Ken Carman is a BJCP judge; homebrewer since 1979, club member at Escambia Bay and Music City Homebrewers, who has been interviewing professional brewers all over the east coast for over 10 years.
The Topic: Worst Beer in the World?
There has been a lot of noise on the net about Olde English 800 3.2 being the worst beer in the world. Why am I suspicious? The full 800 is merely a mediocre’ malt liquor: a style that was marketed at first in an attempt to encourage young Blacks to show their manhood by becoming alcoholics in the 70s. For some odd reason this pissed off the African American community. Go figure. Some smaller brewers got burnt by that campaign despite the fact they offered sans the racist marketing, simply because major brewers, who weren’t sensitive enough to promo without racist assumptions, screwed it up for the other brewers. Go figure again.
The term “malt beverage,” just so you know, is not the same. It’s all gotten very legal where malt beverage is a term brewers must use for various reasons that go far beyond the focus of this edition of Brew Biz. Malt liquors from those days, and those still around like 800, tend to use cheap ways to pump up the abv. Corn. Rice. Squeezed kidneys from diabetics that just ate a whole box of donuts.
They tend to be a bit harsh and not a lot of complexity. Kind of like very weak Ice Bocks without quality ingredients: essentially instead of brewing quality, freezing, removing water, you just put it up with sugary crap.
A 3.2 Malt Liquor is an oxymoron.
But I also can’t imagine it is “the worst beer.” The worst beers are the ones the customers usually don’t get: seriously infected, or like the Experimental dirty diaper beer I mentioned last edition. Luckily customers get little of this these days because shipping methods and distribution has improved. Except in some of the craft beer industry not pasteurizing is the norm. But craft beer brewers are usually fanatics about rotation and freshness for beers that require a sell by date. And with some high alcs it might not matter as much depending on how well the product is racked and stored: better with age.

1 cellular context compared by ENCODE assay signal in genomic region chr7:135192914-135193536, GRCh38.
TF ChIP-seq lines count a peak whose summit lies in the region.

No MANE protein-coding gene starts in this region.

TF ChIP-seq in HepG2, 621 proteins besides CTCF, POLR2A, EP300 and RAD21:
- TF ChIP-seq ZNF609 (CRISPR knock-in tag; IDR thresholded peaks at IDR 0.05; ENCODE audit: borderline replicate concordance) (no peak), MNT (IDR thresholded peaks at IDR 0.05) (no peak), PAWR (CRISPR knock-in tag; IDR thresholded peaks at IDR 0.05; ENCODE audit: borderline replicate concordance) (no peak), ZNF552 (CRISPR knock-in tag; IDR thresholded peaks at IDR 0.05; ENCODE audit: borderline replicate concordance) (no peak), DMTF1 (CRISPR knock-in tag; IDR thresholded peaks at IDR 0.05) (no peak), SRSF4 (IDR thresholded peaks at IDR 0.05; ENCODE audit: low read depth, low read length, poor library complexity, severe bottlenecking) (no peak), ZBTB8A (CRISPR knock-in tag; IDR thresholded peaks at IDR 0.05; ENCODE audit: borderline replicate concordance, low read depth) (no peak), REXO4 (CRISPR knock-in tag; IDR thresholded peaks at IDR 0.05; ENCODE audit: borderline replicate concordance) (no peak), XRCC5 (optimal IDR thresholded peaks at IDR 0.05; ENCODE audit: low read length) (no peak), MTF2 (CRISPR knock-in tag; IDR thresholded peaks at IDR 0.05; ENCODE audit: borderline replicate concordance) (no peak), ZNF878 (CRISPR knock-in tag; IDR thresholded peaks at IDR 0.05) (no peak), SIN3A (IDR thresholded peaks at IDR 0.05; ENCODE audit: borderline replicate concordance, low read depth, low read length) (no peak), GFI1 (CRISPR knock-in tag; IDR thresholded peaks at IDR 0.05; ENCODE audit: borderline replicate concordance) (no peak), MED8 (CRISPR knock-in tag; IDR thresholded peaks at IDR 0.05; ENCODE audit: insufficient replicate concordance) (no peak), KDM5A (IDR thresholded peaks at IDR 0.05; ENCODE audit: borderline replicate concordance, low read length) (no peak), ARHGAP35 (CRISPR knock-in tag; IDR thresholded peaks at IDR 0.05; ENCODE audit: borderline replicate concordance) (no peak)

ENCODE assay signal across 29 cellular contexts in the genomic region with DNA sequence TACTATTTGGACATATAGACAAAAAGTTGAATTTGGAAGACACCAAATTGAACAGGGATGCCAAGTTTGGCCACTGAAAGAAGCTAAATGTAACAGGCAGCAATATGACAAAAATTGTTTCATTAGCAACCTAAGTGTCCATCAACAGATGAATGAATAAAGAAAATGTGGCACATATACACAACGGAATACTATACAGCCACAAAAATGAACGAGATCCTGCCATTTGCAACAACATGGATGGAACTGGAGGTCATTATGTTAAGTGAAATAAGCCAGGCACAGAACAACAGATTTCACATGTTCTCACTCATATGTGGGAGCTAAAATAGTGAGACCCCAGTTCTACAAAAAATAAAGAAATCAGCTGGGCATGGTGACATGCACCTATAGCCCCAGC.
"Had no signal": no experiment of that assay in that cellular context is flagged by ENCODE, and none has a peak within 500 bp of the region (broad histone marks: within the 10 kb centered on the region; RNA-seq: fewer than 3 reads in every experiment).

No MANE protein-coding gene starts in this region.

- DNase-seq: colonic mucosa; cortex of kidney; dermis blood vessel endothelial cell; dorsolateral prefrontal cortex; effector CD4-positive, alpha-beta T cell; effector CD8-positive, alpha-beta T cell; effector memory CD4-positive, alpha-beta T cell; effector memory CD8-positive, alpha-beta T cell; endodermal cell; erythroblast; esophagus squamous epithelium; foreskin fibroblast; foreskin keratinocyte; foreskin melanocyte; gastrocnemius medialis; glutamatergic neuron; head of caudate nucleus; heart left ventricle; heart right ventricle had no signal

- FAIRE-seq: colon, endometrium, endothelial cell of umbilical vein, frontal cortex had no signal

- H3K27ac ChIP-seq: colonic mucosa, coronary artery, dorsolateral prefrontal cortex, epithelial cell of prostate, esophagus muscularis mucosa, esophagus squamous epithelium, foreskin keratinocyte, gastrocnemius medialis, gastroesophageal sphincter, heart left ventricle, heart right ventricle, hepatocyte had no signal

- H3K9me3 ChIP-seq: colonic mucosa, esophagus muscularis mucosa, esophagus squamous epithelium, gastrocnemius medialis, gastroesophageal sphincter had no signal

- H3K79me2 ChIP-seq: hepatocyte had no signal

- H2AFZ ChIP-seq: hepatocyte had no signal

And then you have a few of the super low carb, very low cal beer. “Worst” because they’re not brewing beer, they’re selling fizzy water that’s often far less palatable than beer.
And before 800 3.2, in second place, I would put beers that brewers screw up on. This is a tough category because taste buds vary. There are fans of Sam’s Triple Bock, the 30 weight, 100,000 drained motor oil I mentioned. Some might consider many Belgian beers in this category, but actually their brewing skills have managed to create a niche’ for beer brewed with yeast many brewers once considered infected. Still: not to many folk’s tastes. Saranac does a great job with various styles, but to me their Caramel Porter might as well be liquid Worthington Drop. I don’t mean to knock an otherwise great brewer dedicated to brewing more styles than Yuegling brewers can imagine. That’s not a fair. More styles than AB which attempts to brew… many of which are brewed poorly compared to either Yueg or Matt’s Saranac. But it’s AB, now know as InBev. What did you expect?
But that’s all a matter of taste, just like a specialty 3.2 800 would be. Bad? Obviously. But “worst?” Nah, not really.
Brew Biz: Werts and All, is a column dedicated to reviewing, discussing and commenting on all things beer including, but not limited to: marketing, homebrewing and homebrew/beer related events, how society perceives all things beer. Also: reviews of beer related businesses, opinions about trends in the beer business, and all the various homebrew, judging and organizations related to beer. Essentially, all things “beer.”
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